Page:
As we rush—headlong, arms wide-open—into the acquisitive, keeping-up-with-the-Hiltons mainframe first excavated by Aaron Spelling on “Dynasty” and “Dallas,” we forget that it’s not the gimme, got-its that’re the heart and soul of this country. And it’s easy to think about rolling up the sidewalks, wonder where they go to dinner or more poignantly, how small towns survive the encroachment of Wal-Mart and the impending extinction of an economy being exported. Looking out the dusty bus windows, rolling through Tuscahoma, Oklahoma or Lawrenceburg, Tennessee, or any number of small towns—where the fair still is a BIG deal, the high school football team matters and everyone knows everyone’s names and kinda looks out for each other—you realize, this isn’t something to be forgotten, but protected. There’s a truth about the human condition being irretrievably lost in the rush to faster, harder anonymity. And maybe—because most of us can’t go back—there are some lessons to be brought forward.
The corpse pose. Though in Yoga Journal’s potential new spin-off magazine Balanced Living, they devote several pages to the notion of getting committed to the final position of most every yoga class—as both a means of grounding post-work-out and a deepening sense of one’s place in this world. They also show an advanced version of the pose, with legs on a chair, thighs perpendicular and back even more in contact with the floor—not to mention an eye pillow on one’s eyes—as a way of achieving a deep DEEP state of meditation. They say invest 30 minutes. I thought they were crazy. 30 minutes of nothing? I was wrong.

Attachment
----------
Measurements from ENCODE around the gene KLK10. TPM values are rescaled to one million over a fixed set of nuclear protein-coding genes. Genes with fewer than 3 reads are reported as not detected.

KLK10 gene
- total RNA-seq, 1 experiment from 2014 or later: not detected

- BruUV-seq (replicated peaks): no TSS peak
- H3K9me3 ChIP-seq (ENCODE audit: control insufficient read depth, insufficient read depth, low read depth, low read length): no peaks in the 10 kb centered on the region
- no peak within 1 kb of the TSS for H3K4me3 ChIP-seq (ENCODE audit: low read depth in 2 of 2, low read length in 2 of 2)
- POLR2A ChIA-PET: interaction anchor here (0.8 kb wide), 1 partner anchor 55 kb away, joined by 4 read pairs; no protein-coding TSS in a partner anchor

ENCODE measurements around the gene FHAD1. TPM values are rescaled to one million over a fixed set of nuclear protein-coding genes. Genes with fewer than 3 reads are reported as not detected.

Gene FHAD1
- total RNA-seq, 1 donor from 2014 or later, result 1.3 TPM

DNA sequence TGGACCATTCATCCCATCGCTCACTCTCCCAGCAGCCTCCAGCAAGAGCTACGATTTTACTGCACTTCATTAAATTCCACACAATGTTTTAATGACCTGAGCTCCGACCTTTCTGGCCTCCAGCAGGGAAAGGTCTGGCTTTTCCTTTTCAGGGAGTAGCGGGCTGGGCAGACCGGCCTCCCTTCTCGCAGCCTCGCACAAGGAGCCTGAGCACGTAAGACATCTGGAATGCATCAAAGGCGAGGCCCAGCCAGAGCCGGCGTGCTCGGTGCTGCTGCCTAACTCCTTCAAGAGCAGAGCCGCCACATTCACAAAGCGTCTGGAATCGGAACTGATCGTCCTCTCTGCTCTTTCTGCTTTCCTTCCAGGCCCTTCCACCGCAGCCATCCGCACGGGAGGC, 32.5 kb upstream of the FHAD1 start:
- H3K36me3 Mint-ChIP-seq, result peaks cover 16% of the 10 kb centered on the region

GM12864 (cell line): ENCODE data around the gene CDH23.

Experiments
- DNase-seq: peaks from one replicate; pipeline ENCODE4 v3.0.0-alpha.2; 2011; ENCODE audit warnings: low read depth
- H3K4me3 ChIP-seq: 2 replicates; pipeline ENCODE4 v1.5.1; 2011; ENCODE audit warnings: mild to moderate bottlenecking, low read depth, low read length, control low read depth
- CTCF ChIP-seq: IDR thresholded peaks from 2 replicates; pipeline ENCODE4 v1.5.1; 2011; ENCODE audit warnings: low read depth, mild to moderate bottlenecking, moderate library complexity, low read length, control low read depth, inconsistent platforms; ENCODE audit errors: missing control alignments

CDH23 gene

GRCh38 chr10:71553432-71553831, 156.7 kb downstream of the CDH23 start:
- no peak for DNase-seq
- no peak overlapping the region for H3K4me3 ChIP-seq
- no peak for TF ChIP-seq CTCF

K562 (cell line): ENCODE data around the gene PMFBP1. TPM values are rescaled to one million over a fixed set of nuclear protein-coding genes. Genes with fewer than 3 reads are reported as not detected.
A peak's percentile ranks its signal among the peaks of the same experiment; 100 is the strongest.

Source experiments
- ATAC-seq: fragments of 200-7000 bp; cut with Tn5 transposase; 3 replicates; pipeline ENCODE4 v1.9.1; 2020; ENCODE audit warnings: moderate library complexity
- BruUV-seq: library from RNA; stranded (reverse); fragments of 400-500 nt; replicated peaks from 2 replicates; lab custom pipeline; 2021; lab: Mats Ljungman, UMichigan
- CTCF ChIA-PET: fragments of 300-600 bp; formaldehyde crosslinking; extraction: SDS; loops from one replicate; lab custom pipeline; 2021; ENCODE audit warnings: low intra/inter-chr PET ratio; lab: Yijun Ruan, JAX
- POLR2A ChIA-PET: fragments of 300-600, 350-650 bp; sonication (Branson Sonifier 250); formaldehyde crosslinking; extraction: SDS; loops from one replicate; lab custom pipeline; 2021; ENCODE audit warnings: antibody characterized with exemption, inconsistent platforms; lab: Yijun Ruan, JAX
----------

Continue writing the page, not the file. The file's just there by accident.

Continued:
When it’s really REALLY important, there’s no one like Madame Paulette. And people ship stuff to them from all over the world. A dress that’s too precious to let anything happen to? Your child’s christening outfit that’s already been handed down three generations? Even just something you’re sure no one else can return to proper condition. Madame Paulette can—and the garments are returned exquisitely packaged. For business travelers, take your dry cleaning with you. Prior arrangements can have the turnaround done while you’re in town—and you won’t even have to pack! Or pay the shipping and handling.